The New International Encyclopædia/Adams, William Grylls

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The New International Encyclopædia
Adams, William Grylls
Edition of 1905. See also William Grylls Adams on Wikipedia, and the disclaimer.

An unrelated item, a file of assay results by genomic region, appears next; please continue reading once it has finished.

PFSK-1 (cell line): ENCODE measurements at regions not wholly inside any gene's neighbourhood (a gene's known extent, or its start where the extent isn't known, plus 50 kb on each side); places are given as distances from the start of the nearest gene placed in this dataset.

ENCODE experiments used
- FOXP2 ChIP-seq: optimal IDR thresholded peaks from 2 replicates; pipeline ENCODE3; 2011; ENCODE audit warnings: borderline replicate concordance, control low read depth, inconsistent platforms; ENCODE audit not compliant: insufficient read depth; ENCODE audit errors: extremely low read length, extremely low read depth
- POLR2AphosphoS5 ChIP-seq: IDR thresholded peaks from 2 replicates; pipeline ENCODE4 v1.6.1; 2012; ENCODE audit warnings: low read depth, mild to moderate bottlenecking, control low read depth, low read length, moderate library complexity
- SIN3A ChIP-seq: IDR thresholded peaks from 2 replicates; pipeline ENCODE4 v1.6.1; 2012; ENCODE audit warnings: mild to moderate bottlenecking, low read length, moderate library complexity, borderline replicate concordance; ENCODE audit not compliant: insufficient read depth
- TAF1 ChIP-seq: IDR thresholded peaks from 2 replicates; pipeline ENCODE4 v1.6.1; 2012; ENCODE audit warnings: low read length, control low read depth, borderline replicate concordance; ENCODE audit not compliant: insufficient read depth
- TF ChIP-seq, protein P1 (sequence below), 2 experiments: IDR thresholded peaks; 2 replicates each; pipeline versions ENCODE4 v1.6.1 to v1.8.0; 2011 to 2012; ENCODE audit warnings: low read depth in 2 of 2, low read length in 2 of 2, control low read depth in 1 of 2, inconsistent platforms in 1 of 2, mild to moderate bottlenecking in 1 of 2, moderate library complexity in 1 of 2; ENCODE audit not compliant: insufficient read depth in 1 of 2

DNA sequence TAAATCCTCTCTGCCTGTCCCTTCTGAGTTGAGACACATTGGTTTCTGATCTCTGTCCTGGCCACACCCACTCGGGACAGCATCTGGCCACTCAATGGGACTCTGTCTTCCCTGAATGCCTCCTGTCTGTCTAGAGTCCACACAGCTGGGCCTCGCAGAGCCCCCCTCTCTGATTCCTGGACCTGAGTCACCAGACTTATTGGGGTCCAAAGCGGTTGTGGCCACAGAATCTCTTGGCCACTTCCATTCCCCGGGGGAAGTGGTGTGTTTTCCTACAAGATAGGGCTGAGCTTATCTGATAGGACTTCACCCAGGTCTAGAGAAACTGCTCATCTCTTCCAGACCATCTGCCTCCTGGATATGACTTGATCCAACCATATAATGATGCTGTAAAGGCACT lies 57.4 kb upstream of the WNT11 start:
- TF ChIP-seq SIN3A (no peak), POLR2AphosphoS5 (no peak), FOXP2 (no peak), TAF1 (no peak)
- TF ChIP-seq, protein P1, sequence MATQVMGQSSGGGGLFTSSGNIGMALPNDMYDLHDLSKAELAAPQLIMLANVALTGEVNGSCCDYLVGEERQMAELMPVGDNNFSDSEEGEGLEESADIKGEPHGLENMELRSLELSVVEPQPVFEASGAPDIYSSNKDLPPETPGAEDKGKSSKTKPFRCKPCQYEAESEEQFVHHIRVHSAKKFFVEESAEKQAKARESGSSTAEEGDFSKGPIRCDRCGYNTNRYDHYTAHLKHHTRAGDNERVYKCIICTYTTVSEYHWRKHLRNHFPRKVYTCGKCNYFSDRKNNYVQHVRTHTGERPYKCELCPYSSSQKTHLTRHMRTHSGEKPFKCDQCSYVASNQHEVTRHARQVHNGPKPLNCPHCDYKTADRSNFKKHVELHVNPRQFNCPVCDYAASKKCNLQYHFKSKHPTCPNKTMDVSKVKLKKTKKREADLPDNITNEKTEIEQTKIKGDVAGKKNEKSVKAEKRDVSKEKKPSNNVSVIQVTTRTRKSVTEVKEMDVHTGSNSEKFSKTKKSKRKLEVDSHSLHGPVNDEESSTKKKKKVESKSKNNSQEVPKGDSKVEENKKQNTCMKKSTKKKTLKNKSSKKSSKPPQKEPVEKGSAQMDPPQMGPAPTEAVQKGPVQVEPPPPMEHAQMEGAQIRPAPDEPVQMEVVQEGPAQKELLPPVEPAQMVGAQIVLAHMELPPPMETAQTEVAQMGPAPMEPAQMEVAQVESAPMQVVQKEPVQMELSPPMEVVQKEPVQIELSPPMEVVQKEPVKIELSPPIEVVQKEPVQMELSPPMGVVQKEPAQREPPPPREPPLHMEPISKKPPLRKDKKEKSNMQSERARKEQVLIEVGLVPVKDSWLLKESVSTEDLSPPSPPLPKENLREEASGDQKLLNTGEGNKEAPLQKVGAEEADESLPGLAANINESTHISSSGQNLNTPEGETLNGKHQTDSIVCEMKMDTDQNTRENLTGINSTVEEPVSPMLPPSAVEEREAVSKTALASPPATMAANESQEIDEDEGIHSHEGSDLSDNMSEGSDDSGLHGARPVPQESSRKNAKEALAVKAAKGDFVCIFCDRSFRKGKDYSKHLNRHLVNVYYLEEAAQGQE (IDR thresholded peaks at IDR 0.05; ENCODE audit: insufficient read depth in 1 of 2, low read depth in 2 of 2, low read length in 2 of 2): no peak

ADAMS, William Grylls (1836—). An English physicist. He was born at Laneast, Cornwall, and was educated at Cambridge University, where he was made a fellow of St. John's College. In 1863 he was appointed professor of natural philosophy and astronomy in King's College, London, and has carried on many investigations in addition to giving instruction. Professor Adams has served as vice-president and president of the Physical Society of London, as president of the Society of Electrical Engineers, as president of the mathematical and physical section of the British Association, and is a member of the Royal Society. He devised a new form of polariscope which could be used to measure the optical axes of crystals. Among his more important investigations which have been published are those on Simultaneous Magnetic Disturbances, Action of Light on Selenium, Alternate Current Machines, and the Testing of Dynamo Machines.